In this issue: Soprano Julia Bullock performs an excerpt from Purcell’s The Indian Queen; vocalist and flutist Nathalie Joachim performs alongside Spektral Quartet; pianist Aaron Diehl performs Duke Ellington’s “Single Petal of a Rose;” Julius Eastman’s “Stay on It;” Lawrence Brownlee performs Donizetti’s “Ah, mes amis;” Alvin Ailey’s For ‘Bird’ – With Love
Now, More Than Ever: Issue 18
Over the past month, and especially during the days surrounding this week’s moving funeral for George Floyd in Houston, I’ve been thinking about the role the performing arts—and organizations like Cal Performances—can and should play in acknowledging, absorbing, and acting on all that we’re seeing unfold in our society. For some, these events have forced a confrontation with the ugly reality of what it can mean to live in the United States in 2020; others have finally seen at least the beginnings of an overdue public acknowledgement of truths they have long seen as obvious.
Three months ago, when addressing another seismic public challenge—the early days of the coronavirus pandemic—I wrote the following to the Cal Performances family:
The arts have always played—and will continue to play—a vital role in helping people face adversity. They have offered consolation, affirmation, and hope, and they have even challenged us, on occasion, to live up to our fullest promise and potential as human beings. I am confident that, when we emerge from this current health crisis, the arts will lead a way forward as we consider both what has happened and what lies ahead.
Today, I’m only more convinced of the truth of those words—and especially so now, as more and more people come to acknowledge the Black Lives Matter movement as the historic, profound, and entirely necessary social justice initiative its earlier supporters have always known it to be. And I’ve heard this same hope and conviction expressed repeatedly by the artists that Cal Performances presents, the audiences we serve, our active and dedicated board of trustees, and our staff, who have been powerful and eloquent in their advocacy of this cause.
I believe in the performing arts’ immense potential to act as an agent for the kind of progress to which we aspire. And for inspiration, we need look no further than the men and women who so regularly populate our stages. I hope that, in some small way, this Now, More Than Ever series can advocate for those changes, by honoring and celebrating the work of gifted performers and creators who, through their public statements and the success of their careers, have advanced the cause of freedom and social justice.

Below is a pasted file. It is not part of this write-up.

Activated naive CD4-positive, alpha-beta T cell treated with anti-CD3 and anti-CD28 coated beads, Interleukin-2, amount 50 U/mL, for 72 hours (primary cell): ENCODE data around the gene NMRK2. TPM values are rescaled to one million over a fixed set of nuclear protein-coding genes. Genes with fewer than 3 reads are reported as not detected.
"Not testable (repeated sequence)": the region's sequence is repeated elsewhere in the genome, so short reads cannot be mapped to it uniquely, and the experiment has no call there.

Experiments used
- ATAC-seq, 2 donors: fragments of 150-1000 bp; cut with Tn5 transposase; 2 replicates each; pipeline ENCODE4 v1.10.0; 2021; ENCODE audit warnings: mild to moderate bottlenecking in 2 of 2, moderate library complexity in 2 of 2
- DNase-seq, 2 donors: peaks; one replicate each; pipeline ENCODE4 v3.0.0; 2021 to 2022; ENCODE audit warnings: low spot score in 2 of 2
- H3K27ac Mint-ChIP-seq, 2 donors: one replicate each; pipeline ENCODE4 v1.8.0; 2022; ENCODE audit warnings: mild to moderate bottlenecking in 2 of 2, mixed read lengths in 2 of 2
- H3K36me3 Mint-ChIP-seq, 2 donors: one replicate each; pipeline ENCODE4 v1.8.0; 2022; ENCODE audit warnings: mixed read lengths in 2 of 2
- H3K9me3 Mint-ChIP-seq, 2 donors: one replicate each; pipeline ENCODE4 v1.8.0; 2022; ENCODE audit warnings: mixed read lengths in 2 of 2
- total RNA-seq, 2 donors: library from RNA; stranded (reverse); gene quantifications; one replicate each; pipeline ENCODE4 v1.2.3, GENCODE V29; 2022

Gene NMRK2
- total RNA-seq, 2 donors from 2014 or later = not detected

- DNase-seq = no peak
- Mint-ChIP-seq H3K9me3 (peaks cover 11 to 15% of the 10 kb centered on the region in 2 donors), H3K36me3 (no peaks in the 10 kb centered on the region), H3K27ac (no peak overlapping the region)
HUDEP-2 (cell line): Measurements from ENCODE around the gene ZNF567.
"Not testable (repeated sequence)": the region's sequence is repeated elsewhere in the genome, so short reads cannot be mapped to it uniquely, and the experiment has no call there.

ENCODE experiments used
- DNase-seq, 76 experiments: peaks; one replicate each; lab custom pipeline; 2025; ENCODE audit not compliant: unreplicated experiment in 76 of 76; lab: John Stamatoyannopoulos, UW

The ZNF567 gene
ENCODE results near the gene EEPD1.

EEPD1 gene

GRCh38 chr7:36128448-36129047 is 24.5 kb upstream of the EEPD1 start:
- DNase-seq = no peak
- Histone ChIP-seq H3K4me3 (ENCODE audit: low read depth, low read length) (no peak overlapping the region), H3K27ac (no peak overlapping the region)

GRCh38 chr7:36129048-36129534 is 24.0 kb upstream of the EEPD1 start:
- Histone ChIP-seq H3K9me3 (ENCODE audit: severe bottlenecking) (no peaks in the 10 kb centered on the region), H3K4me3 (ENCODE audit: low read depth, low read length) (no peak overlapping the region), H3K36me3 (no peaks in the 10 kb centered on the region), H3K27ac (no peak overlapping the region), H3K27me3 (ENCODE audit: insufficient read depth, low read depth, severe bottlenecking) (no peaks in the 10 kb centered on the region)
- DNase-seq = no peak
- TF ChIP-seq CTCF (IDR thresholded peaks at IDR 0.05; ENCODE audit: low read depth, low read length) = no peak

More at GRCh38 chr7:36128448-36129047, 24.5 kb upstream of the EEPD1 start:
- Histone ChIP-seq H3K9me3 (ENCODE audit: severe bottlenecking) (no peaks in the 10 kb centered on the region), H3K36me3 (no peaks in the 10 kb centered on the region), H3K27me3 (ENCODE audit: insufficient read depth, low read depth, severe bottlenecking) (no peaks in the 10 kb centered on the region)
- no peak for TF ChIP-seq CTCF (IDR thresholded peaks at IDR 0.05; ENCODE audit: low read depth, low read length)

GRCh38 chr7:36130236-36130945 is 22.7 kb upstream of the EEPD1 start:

Purcell: Excerpt from The Indian Queen
Julia Bullock, soprano
Teodor Currentzis, conductor
One of the great joys of recent years has been witnessing the emergence of Julia Bullock as a major creative force, not simply as a performer, but as an artist committed to using her considerable talent to advance the cause of justice in important ways. (Cal Performances audiences will recognize Bullock from her star turns at the 2016 Ojai at Berkeley festival as both Josephine Baker and French philosopher, mystic, and political activist Simone Weil, as well as from her memorable 2018 Hertz Hall recital with pianist John Arida.) “This is who we’ve been waiting for,” the director Peter Sellars has told the New York Times. “You see someone who’s not just a vehicle, but an agent of change. She’s actually moving the whole art form into a new relevance, both by completely rehabilitating existing repertoire and by commissioning a set of things that need to exist. We’re hearing the voice of a new generation.”
I remember Bullock as a Juilliard student, when she was selected to participate in a Carnegie Hall master class with soprano Jessye Norman. Very unusually, Norman requested that all her students sing to each other the day before the class, and Bullock chose to perform the final movement, “Résurrection,” from Messaien’s song cycle Chants de Terre et de Ciel. It was one of those unforgettable moments—informed by a rare combination of deep and profound musicianship, forceful interpretation, and radiant presence—when you could hear the proverbial pin drop. Even Norman, afterwards, was at a loss for words.